Illinois Has A Very Weird Formula For Taxing Halloween Candy


I don’t know how you run things at your house during Halloween season, but at our place, my wife Amy is in charge of allocating Halloween candy. Amy has a candy-buying rule that she lives by, and that is she’ll only buy Halloween candy that we like.

That means no candy corn, peanut butter kisses (those awful black and/or orange wax paper-wrapped tooth-breaking pieces of garbage), Bit-O-Honeys, etc.

Sorry, but these are garbage. (Getty Images)

Sorry, but these are garbage. (Getty Images)

Illinois Taxes Candy In A Very Head-Scratching Sort Of Way

According to a piece at, Illinois shoppers will pay higher taxes depending on the type of candy they choose for trick-or-treaters, sometimes at least six times higher taxes for some brands.

It’s bad enough that inflation is causing us to spend a lot more on Halloween candy (and everything else) than we would have even a year ago, but now we Illinois residents learn that candy taxes are far from being equitable.

studio shot of smiling pumpkin and corn candies on white background

Getty Images

Why Is Some Candy Taxed Up To Six Times More Than Other Candy In Illinois?

Strangely enough, that question can be answered with one word:


As points out“In Illinois, treats prepared with flour don’t count as ‘candy.’ That means Halloween favorites with flour including Kit Kats, Twizzlers and Twix aren’t recognized as candy because Illinois considers them to be food.”

Remember kids, this is food, not candy. (Getty Images)

Remember kids, this is food, not candy. (Getty Images)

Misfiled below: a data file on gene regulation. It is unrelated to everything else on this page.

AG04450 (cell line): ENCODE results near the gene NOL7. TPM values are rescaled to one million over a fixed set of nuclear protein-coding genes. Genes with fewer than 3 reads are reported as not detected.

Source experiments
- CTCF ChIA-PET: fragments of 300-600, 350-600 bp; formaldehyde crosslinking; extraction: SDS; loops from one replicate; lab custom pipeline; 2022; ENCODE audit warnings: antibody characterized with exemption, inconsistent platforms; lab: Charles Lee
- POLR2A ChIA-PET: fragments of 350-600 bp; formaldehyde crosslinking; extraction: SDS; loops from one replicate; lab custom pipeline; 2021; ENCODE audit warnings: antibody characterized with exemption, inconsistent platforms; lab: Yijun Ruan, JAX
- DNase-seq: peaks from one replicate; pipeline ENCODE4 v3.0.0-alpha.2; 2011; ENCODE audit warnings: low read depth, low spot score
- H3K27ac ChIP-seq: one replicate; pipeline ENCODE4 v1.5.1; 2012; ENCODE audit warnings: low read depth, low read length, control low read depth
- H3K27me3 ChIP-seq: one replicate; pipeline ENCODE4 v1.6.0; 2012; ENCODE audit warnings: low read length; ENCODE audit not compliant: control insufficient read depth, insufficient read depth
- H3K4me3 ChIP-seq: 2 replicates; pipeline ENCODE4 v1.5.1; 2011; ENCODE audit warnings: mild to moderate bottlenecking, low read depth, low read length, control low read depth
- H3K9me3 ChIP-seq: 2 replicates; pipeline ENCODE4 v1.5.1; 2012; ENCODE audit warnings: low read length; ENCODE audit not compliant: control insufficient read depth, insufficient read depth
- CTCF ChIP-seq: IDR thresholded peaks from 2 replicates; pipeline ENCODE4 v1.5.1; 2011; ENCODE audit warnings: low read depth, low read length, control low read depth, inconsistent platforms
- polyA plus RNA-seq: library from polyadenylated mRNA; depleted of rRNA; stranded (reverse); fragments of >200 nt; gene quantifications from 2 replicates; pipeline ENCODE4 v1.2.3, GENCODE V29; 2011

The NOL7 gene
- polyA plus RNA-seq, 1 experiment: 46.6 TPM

And here’s more food that totally isn’t candy. (Getty Images)

And here’s more food that totally isn’t candy. (Getty Images)

Since Those Candies Aren’t Candies But Are Actually Food, Is It Wrong To Serve Them To The Family For Dinner?

Um, yes. It is wrong to serve them to your family for dinner unless you’re a family of elves, but I appreciate the attempt at grade school logic. However, you’re missing the overall point of our screwed up candy taxing in Illinois.

Here in Illinois, candy sales are taxed at 6.25%. But, treats containing flour are considered regular grocery items and taxed at 1%. So the sales tax for a regular Hershey’s chocolate bar is over six-times what the tax would be on a Hershey’s bar that has cookies in it.

The bottom line to all of this is that you can save yourself a bunch of money when buying your Halloween candy simply by buying only the candies that contain flour.

SWEET: Here are the most popular Halloween candies


LOOK: 34 spooky dessert recipes for this Halloween


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